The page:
The Government is tonight standing down emergency preparations for a no-deal Brexit costing £4million after Theresa May agreed to a six-month delay with EU leaders.
Civil servants were told to halt emergency preparations ‘with immediate effect’. This includes Operation Brock, which reserved one side of the M20 for lorries to avoid queues at Dover.
The move infuriated Tory Brexiteers already angry at the latest delay to Britain’s departure from the EU.
Civil servants have halted emergency plans for a No Deal Brexit after Theresa May (pictured in the Commons today) secured a delay to Britain’s departure
The decision to halt no-deal operational planning by officials was taken at a meeting chaired by Cabinet Secretary Sir Mark Sedwill, according to a leaked email.
It read: ‘In common with the rest of government, we have stood down our no-deal operational planning with immediate effect.
‘This morning, at a meeting chaired by the Cabinet Secretary, we agreed that the objective is to ensure we wind down our no-deal planning in a careful, considered and orderly way.’
Responding to the Sky News revelation, Downing Street said departments were taking ‘sensible decisions’ about the timing of their no-deal preparations following the agreement by EU leaders to extend the withdrawal process to October 31.
Operation Brock, which involves part of the M20 being turned into a lorry park to tackle delays at Dover, is among the projects being scrapped from tonight.
The project saw lorries heading for Europe driving at 30mph along the coastbound carriage of the M20.
All other traffic, including lorries carrying out UK deliveries, had to use a 50mph contraflow of two lanes in each direction on the London-bound side of the road.
Highways England confirmed it was working tonight to dismantle the contraflow on the London-bound side. A steel barrier will remain in place.
Brexit minister James Cleverly tweeted: ‘The extension means that we are not leaving tomorrow with no deal, this instruction reflects that. Government departments will still make necessary preparations until we actually vote for a deal.’
He later added: ‘There is a world of difference between ongoing no-deal preparation (which continues) and imminent no-deal Brexit planning (which stops because of the extension).’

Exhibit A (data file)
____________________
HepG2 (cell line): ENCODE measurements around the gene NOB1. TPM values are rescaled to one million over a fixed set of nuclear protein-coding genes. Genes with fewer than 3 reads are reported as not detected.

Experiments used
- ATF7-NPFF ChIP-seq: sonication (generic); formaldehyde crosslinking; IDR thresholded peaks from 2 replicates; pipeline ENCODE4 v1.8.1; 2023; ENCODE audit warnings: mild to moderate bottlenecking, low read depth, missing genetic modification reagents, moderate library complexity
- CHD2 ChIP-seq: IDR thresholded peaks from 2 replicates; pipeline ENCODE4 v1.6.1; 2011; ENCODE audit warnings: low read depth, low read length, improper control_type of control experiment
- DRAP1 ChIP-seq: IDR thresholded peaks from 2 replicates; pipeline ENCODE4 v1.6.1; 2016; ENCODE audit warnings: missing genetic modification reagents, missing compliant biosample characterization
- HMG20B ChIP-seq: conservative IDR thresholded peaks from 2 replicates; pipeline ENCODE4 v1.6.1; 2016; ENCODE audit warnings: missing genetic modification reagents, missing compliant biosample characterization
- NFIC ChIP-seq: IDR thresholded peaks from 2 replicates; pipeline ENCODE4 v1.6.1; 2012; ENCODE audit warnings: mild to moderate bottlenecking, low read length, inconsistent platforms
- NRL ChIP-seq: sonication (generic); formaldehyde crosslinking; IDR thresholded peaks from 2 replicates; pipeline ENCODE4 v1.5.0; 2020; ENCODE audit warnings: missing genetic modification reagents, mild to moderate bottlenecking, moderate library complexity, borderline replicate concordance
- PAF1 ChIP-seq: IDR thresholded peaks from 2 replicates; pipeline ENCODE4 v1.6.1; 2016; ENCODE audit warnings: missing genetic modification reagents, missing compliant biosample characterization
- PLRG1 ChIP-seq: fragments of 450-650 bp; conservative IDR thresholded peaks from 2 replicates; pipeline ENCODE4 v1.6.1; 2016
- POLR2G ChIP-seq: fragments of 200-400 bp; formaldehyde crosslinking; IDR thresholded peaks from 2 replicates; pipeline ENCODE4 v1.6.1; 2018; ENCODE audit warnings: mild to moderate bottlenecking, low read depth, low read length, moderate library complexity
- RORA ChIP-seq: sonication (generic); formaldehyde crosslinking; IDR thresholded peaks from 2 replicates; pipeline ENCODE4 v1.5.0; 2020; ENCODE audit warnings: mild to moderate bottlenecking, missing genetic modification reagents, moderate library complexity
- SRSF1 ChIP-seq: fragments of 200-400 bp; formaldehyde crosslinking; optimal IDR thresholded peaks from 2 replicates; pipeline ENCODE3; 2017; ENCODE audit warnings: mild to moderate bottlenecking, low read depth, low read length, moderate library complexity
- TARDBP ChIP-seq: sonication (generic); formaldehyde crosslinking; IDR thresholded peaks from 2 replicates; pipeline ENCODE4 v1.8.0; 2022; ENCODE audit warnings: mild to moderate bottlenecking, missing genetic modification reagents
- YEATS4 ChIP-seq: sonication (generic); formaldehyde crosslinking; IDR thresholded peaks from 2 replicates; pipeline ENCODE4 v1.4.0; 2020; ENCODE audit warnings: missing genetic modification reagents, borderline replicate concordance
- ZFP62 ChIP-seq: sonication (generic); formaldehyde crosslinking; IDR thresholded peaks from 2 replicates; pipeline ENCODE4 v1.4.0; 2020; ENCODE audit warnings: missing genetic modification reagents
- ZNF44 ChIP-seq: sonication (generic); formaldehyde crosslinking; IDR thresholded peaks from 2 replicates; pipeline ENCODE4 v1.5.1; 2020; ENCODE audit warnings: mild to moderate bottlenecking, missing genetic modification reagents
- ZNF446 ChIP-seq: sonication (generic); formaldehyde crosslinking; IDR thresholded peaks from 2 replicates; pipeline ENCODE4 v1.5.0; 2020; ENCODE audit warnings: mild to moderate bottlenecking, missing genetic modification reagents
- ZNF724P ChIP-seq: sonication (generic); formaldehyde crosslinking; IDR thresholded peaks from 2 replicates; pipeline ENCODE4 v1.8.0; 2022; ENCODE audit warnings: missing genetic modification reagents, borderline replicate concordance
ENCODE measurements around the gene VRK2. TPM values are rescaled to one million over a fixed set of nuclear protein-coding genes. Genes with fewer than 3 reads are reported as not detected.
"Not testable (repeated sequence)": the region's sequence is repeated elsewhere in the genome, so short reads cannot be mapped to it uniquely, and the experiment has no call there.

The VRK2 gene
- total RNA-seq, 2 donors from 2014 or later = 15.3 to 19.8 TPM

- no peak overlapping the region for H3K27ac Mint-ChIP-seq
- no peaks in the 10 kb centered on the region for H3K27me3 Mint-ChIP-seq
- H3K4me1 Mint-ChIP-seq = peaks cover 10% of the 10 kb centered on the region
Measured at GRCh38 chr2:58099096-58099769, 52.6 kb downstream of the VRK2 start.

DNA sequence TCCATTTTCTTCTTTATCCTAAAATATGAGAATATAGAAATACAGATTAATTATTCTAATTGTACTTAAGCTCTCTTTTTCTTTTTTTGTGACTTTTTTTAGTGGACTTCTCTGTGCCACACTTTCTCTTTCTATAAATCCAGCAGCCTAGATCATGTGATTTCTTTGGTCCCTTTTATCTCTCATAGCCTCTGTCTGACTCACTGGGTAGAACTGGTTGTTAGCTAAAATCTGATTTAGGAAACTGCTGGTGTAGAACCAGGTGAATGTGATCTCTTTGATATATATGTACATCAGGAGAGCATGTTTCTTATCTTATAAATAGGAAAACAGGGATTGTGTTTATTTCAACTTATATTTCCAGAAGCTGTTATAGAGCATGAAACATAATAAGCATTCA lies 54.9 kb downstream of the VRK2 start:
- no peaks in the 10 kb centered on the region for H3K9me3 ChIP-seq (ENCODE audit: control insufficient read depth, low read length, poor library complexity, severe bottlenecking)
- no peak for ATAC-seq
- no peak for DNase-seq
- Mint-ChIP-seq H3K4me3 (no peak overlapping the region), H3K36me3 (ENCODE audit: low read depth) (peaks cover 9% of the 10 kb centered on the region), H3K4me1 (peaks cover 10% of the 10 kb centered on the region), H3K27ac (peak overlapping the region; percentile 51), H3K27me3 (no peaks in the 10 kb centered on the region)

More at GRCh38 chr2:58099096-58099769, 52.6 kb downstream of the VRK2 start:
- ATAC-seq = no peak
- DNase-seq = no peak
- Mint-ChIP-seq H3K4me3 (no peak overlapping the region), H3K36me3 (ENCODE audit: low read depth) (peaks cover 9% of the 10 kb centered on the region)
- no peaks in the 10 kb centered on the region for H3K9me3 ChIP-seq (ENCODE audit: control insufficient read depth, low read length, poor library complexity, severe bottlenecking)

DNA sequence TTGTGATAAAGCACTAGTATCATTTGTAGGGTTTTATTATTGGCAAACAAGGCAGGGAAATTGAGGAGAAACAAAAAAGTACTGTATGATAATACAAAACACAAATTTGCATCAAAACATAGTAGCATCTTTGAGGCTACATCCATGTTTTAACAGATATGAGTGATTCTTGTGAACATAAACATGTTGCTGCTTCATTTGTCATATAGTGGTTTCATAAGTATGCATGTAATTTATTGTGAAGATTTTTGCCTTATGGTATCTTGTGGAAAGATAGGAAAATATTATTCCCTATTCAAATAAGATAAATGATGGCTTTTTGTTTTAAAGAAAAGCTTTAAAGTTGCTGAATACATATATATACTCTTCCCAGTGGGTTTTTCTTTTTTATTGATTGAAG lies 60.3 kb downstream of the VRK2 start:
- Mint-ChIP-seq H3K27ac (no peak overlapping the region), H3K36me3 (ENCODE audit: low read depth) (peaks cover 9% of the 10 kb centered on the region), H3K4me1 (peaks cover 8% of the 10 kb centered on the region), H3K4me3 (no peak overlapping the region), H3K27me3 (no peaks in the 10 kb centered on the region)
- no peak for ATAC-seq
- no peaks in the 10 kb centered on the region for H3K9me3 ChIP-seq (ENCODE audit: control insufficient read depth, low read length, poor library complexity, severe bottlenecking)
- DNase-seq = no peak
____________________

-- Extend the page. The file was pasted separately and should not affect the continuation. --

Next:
Brexiteers reacted with fury at the plan, with former Brexit minister Steve Baker accusing the government of acting out of ‘sheer spite’.
The now deputy chairman of the pro-Brexit European Research Group tweeted: ‘Officials have worked exceptionally hard to deliver our preparedness and deserve better.’
Operation Brock, which involves part of the M20 being turned into a lorry park to cope with delays at Dover, is among the projects being scrapped from tonight. Pictured: The first day of Operation Brock on March 25
Mark Francois, vice-chairman of the Tory Brexiteer European Research Group, said the move was a ‘great mistake’.
‘Very many junior and middle ranking civil servants have been working very hard on Brexit preparations for over two years, while quite a few of their bosses in the senior civil service never believed in it in the first place,’ he told Sky News.
‘Our civil service is now crying out for reform.’
Labour figures used tonight’s announcement to criticise the government for ‘wasting’ billions of pounds.
Darren Jones tweeted: ‘We spent what, £4bn, on no deal preparations? Is that right?
‘£4bn of tax payers money preparing for something no British government could really let happen whilst our schools, hospitals, councils and police struggle on without proper funding. What a disgrace of a Government.’
A Downing Street spokesman said: ‘As a responsible Government, we’ve been preparing for over two years to minimise any disruption in the event of no deal.
‘In light of this week’s developments, departments will make sensible decisions about the timing and pace at which some of this work is progressing given that the date we leave the EU has changed, but we will absolutely continue to make all necessary preparations.’
Tory MP Steve Baker (seen meeting protesters outside Parliament on March 29) claimed the decision to wind down No Deal plans was driven by ‘sheer spite’